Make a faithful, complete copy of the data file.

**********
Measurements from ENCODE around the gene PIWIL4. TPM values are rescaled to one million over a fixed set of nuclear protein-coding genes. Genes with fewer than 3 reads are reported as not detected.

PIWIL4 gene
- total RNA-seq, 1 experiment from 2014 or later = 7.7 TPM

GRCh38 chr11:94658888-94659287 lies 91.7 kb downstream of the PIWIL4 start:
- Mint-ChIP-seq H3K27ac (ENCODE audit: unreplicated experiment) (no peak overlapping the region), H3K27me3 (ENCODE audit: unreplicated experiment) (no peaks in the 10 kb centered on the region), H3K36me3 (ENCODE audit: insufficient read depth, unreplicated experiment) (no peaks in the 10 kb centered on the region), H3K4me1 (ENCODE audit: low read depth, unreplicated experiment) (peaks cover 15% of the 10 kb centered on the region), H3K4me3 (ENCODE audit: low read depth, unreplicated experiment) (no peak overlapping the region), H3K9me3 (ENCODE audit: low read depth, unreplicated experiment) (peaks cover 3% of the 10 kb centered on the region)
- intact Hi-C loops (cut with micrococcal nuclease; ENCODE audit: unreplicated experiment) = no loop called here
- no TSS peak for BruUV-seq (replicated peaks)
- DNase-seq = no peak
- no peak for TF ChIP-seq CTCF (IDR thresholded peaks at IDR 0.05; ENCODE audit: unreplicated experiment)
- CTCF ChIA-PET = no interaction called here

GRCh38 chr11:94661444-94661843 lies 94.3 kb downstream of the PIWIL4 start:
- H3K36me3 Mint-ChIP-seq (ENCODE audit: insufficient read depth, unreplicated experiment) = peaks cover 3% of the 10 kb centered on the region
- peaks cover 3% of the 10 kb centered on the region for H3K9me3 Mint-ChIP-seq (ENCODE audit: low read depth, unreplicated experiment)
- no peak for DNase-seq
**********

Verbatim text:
Measurements from ENCODE around the gene PIWIL4. TPM values are rescaled to one million over a fixed set of nuclear protein-coding genes. Genes with fewer than 3 reads are reported as not detected.

PIWIL4 gene
- total RNA-seq, 1 experiment from 2014 or later = 7.7 TPM

GRCh38 chr11:94658888-94659287 lies 91.7 kb downstream of the PIWIL4 start:
- Mint-ChIP-seq H3K27ac (ENCODE audit: unreplicated experiment) (no peak overlapping the region), H3K27me3 (ENCODE audit: unreplicated experiment) (no peaks in the 10 kb centered on the region), H3K36me3 (ENCODE audit: insufficient read depth, unreplicated experiment) (no peaks in the 10 kb centered on the region), H3K4me1 (ENCODE audit: low read depth, unreplicated experiment) (peaks cover 15% of the 10 kb centered on the region), H3K4me3 (ENCODE audit: low read depth, unreplicated experiment) (no peak overlapping the region), H3K9me3 (ENCODE audit: low read depth, unreplicated experiment) (peaks cover 3% of the 10 kb centered on the region)
- intact Hi-C loops (cut with micrococcal nuclease; ENCODE audit: unreplicated experiment) = no loop called here
- no TSS peak for BruUV-seq (replicated peaks)
- DNase-seq = no peak
- no peak for TF ChIP-seq CTCF (IDR thresholded peaks at IDR 0.05; ENCODE audit: unreplicated experiment)
- CTCF ChIA-PET = no interaction called here

GRCh38 chr11:94661444-94661843 lies 94.3 kb downstream of the PIWIL4 start:
- H3K36me3 Mint-ChIP-seq (ENCODE audit: insufficient read depth, unreplicated experiment) = peaks cover 3% of the 10 kb centered on the region
- peaks cover 3% of the 10 kb centered on the region for H3K9me3 Mint-ChIP-seq (ENCODE audit: low read depth, unreplicated experiment)
- no peak for DNase-seq